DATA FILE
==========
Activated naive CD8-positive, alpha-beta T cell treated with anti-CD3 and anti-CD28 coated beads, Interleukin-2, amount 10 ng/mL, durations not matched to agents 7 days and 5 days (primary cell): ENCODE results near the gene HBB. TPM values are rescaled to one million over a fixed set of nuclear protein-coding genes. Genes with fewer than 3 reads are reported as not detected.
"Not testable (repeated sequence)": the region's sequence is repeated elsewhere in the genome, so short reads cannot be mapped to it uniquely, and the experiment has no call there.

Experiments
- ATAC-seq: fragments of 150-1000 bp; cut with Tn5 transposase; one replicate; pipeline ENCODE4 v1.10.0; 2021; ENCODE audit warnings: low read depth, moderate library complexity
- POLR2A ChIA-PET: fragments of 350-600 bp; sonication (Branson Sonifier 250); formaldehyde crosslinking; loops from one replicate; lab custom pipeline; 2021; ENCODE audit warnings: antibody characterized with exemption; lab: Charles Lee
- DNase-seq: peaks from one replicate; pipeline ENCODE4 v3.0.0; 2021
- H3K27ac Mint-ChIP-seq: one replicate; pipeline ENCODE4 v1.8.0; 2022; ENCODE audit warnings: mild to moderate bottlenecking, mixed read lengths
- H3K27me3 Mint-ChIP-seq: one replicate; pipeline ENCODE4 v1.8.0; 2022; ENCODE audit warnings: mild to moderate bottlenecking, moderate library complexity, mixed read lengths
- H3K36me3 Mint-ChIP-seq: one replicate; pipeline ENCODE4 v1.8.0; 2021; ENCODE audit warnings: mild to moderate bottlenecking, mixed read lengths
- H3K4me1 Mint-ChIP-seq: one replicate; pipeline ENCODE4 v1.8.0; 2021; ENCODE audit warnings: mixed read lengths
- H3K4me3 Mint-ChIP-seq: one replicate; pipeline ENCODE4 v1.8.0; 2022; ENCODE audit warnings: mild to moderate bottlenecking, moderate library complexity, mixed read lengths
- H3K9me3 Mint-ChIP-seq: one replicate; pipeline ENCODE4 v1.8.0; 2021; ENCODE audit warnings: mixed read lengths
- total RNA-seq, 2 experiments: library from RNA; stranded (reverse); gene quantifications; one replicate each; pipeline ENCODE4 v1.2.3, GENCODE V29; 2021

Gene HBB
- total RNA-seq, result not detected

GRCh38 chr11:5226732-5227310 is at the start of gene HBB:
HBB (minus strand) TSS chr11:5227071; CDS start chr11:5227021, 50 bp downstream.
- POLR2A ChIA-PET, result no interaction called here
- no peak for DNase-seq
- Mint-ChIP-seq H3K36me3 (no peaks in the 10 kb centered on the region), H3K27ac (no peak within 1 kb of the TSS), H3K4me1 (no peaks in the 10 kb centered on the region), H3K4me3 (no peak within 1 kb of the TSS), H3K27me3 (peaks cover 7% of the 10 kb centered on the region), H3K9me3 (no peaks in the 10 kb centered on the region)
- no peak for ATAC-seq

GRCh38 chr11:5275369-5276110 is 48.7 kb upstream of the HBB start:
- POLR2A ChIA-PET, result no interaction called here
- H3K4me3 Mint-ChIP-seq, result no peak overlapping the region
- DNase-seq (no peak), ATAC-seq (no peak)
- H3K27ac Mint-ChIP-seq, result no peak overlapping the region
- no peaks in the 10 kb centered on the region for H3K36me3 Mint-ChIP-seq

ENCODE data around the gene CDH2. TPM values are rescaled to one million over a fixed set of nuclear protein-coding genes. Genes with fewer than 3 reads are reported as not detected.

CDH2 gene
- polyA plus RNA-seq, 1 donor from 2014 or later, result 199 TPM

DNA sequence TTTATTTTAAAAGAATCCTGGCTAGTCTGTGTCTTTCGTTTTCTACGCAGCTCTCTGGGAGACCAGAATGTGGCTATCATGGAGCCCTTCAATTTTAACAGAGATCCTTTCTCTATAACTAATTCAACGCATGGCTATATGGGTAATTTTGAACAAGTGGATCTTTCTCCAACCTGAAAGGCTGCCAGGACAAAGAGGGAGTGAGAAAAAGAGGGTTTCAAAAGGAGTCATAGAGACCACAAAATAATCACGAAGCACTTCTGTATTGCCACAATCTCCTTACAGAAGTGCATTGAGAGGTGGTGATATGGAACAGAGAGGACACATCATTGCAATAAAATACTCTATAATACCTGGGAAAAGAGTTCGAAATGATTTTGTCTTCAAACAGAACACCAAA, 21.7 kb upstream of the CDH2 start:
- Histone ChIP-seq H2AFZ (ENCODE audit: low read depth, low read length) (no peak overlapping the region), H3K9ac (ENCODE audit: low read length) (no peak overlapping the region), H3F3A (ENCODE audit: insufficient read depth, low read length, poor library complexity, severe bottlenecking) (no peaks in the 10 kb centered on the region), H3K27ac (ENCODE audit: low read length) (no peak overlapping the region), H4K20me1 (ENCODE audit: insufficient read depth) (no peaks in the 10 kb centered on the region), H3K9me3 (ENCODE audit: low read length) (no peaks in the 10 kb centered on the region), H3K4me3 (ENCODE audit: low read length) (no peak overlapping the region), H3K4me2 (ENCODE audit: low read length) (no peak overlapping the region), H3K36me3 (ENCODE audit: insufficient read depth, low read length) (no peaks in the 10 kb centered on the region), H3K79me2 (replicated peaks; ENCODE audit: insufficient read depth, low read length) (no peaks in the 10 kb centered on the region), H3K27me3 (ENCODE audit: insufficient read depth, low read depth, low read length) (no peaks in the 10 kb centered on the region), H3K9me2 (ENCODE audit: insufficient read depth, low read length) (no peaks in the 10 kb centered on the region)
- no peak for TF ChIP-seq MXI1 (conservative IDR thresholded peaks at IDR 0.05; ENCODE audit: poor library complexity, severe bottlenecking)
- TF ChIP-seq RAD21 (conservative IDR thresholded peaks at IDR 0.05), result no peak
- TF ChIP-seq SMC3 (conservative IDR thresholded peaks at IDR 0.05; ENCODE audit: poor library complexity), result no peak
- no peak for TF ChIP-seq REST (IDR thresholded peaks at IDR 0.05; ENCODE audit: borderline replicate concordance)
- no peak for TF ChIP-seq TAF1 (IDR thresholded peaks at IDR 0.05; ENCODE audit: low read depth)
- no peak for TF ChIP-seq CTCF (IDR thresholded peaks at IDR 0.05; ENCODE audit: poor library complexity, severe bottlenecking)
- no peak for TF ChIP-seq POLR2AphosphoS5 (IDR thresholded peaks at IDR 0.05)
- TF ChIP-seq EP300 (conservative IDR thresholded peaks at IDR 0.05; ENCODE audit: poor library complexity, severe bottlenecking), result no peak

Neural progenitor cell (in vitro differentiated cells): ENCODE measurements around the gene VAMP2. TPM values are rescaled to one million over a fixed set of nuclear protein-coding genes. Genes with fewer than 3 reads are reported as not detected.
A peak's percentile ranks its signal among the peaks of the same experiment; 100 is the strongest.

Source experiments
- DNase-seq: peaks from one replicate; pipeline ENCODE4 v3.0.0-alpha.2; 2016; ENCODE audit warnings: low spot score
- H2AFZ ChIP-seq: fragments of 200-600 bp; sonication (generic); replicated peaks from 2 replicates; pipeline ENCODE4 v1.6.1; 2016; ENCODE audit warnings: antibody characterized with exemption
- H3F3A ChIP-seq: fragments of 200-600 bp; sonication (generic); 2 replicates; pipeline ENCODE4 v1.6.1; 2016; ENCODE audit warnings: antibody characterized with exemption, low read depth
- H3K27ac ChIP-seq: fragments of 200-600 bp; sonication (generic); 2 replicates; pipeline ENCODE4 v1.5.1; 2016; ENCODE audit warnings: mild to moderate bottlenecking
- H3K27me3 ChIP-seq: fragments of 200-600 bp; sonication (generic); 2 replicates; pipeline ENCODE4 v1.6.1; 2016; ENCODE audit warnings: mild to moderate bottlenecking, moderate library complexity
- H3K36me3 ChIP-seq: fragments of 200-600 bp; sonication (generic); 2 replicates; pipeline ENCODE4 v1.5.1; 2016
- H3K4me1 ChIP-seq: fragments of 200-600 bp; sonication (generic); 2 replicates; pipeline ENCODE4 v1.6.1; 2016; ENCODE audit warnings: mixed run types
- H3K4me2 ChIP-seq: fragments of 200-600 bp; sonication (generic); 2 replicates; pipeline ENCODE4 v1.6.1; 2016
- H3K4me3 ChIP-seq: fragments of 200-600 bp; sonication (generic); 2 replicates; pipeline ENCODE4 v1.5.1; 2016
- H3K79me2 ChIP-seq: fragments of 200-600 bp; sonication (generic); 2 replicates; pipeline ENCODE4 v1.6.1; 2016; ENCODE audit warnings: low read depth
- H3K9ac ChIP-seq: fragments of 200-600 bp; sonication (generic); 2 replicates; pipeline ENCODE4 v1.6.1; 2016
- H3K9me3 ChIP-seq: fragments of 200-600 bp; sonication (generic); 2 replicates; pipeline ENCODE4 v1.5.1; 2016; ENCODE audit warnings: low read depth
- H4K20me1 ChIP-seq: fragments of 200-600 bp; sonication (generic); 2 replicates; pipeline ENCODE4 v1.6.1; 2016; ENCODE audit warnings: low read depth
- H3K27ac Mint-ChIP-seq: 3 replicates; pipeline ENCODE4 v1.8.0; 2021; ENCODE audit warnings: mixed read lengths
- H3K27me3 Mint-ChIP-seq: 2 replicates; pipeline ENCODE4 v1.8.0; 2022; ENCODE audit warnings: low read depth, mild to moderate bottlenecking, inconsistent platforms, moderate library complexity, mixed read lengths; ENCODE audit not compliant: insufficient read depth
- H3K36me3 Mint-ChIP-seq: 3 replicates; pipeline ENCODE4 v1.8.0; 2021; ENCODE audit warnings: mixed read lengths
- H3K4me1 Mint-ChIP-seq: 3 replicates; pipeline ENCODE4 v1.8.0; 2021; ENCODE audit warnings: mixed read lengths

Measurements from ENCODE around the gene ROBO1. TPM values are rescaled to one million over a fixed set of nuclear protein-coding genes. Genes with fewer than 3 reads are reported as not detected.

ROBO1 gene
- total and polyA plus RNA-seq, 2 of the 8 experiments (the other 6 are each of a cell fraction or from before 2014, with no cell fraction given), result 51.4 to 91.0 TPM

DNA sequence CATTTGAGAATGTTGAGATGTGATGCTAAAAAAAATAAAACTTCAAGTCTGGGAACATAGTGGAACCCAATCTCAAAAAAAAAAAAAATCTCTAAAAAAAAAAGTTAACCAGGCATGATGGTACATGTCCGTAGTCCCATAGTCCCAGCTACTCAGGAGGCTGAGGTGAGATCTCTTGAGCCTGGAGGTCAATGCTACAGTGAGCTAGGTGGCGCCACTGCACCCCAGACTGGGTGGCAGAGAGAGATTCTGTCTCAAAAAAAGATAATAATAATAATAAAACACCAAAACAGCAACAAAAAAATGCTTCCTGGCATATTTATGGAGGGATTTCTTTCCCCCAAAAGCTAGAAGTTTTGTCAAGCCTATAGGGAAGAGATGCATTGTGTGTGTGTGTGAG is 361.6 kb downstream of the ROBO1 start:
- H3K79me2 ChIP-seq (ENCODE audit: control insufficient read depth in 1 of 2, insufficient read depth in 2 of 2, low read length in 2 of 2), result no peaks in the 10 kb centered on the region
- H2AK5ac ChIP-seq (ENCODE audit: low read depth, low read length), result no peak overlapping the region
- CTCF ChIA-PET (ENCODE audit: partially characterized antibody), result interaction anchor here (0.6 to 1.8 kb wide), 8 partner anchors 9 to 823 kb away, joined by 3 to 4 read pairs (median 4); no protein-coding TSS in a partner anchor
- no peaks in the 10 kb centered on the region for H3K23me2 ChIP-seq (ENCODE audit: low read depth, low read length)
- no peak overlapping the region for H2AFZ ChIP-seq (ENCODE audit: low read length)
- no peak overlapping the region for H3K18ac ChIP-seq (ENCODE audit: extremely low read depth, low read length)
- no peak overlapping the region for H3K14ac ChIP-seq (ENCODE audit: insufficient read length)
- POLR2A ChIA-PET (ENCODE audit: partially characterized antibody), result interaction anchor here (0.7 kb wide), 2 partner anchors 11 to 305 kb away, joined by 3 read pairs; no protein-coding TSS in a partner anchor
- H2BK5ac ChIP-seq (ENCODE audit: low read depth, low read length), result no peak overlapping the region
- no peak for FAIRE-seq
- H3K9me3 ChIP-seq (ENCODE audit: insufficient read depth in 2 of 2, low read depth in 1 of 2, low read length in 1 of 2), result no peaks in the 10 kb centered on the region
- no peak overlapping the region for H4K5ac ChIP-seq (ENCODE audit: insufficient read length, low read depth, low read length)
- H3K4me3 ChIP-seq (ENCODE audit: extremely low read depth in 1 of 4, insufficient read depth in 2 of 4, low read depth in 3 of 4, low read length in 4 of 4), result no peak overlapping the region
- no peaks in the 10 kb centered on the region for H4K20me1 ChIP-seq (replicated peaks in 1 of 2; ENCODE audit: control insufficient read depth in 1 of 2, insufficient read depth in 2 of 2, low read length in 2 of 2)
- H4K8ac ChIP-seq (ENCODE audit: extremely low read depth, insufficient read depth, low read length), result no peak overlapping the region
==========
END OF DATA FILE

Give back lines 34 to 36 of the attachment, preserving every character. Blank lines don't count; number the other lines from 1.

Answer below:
- TF ChIP-seq RAD21 (conservative IDR thresholded peaks at IDR 0.05), result no peak
- TF ChIP-seq SMC3 (conservative IDR thresholded peaks at IDR 0.05; ENCODE audit: poor library complexity), result no peak
- no peak for TF ChIP-seq REST (IDR thresholded peaks at IDR 0.05; ENCODE audit: borderline replicate concordance)